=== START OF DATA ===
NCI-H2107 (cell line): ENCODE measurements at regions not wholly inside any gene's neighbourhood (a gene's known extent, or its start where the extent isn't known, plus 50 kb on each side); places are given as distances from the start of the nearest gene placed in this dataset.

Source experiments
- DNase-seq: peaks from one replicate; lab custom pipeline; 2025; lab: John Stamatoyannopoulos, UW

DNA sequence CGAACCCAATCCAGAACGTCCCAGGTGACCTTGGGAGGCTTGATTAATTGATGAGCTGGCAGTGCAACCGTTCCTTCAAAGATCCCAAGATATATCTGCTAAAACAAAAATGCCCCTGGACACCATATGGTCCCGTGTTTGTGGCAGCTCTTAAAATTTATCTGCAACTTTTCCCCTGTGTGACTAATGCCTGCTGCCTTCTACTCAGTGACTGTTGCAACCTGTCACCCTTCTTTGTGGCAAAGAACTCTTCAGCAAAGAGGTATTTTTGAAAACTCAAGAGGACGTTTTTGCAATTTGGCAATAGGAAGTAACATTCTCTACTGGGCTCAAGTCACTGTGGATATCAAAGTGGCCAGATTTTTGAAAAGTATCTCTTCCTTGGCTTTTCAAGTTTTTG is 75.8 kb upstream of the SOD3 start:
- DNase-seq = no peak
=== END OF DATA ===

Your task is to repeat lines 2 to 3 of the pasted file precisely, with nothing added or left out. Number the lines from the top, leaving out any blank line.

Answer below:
Source experiments
- DNase-seq: peaks from one replicate; lab custom pipeline; 2025; lab: John Stamatoyannopoulos, UW